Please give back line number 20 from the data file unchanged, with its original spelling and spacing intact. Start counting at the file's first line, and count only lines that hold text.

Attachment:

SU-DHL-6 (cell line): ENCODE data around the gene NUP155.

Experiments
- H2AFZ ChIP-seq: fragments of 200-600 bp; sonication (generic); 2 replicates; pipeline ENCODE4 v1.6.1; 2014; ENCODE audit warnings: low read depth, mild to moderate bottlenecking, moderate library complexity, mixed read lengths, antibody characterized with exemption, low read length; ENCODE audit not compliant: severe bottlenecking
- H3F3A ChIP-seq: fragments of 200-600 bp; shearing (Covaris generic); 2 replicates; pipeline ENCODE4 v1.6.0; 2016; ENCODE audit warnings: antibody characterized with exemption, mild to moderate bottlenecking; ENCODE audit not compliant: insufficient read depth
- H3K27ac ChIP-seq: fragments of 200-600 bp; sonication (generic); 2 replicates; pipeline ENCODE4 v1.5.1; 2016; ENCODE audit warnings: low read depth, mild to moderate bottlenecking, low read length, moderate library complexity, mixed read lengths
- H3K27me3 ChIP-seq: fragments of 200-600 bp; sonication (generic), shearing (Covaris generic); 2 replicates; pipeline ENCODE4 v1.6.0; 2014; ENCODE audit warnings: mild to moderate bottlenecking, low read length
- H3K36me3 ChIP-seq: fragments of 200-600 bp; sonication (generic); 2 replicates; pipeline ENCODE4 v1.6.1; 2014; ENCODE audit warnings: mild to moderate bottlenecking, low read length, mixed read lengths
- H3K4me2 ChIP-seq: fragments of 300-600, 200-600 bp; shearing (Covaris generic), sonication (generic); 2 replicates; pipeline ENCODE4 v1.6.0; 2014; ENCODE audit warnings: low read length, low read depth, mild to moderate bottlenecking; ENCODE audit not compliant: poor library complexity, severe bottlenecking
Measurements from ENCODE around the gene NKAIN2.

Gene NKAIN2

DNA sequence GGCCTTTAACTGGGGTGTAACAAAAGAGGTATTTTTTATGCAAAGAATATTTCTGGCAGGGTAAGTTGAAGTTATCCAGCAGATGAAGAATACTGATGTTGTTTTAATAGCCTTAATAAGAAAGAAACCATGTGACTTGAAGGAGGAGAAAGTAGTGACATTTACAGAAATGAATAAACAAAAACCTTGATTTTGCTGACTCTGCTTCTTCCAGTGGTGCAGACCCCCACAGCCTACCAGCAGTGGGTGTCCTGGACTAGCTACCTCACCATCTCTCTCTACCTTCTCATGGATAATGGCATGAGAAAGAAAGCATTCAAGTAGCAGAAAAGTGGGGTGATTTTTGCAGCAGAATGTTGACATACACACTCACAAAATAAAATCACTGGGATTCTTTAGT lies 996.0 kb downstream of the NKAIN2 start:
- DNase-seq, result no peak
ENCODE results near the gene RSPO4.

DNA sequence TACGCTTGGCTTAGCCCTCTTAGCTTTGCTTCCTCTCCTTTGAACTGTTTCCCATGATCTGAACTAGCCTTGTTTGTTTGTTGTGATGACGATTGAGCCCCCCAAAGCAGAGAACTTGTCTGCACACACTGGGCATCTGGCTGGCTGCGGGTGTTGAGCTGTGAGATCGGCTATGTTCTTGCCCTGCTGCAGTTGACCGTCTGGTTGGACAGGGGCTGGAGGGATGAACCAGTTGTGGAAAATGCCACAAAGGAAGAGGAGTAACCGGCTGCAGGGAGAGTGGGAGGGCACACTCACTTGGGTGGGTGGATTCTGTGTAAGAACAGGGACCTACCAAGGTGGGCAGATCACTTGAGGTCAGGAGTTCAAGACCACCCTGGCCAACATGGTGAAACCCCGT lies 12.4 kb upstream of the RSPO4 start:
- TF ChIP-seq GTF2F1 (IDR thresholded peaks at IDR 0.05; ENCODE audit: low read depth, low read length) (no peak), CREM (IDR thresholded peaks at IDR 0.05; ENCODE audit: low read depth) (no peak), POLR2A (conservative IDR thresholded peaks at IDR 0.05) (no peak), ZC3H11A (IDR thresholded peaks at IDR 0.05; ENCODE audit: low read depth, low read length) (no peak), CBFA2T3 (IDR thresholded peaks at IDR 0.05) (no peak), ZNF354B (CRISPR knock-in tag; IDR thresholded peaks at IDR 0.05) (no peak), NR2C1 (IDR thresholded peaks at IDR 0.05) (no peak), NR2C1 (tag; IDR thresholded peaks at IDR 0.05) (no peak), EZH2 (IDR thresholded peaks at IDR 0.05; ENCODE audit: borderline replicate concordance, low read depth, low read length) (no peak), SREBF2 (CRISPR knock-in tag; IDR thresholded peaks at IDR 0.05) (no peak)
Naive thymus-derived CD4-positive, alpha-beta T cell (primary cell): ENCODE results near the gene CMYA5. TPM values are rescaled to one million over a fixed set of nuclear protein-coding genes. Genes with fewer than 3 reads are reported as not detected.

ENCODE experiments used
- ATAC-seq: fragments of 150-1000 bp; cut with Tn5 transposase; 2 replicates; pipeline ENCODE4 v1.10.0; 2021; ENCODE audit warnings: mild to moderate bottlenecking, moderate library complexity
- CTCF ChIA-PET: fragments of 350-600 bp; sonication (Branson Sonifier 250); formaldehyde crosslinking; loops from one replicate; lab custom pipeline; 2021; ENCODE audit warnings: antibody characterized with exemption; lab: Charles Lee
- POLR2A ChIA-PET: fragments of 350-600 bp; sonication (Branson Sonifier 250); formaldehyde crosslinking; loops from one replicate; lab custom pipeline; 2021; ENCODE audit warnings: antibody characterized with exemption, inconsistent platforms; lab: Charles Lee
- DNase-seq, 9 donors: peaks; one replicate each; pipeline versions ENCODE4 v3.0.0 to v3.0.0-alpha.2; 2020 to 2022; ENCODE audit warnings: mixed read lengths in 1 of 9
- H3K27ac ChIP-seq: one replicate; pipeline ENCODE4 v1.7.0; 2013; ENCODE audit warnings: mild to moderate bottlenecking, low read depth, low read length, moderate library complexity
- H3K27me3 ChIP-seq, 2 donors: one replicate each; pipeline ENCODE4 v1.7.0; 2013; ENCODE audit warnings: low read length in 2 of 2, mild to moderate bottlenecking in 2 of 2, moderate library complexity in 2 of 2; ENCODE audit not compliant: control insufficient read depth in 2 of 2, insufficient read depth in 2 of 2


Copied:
- POLR2A ChIA-PET: fragments of 350-600 bp; sonication (Branson Sonifier 250); formaldehyde crosslinking; loops from one replicate; lab custom pipeline; 2021; ENCODE audit warnings: antibody characterized with exemption, inconsistent platforms; lab: Charles Lee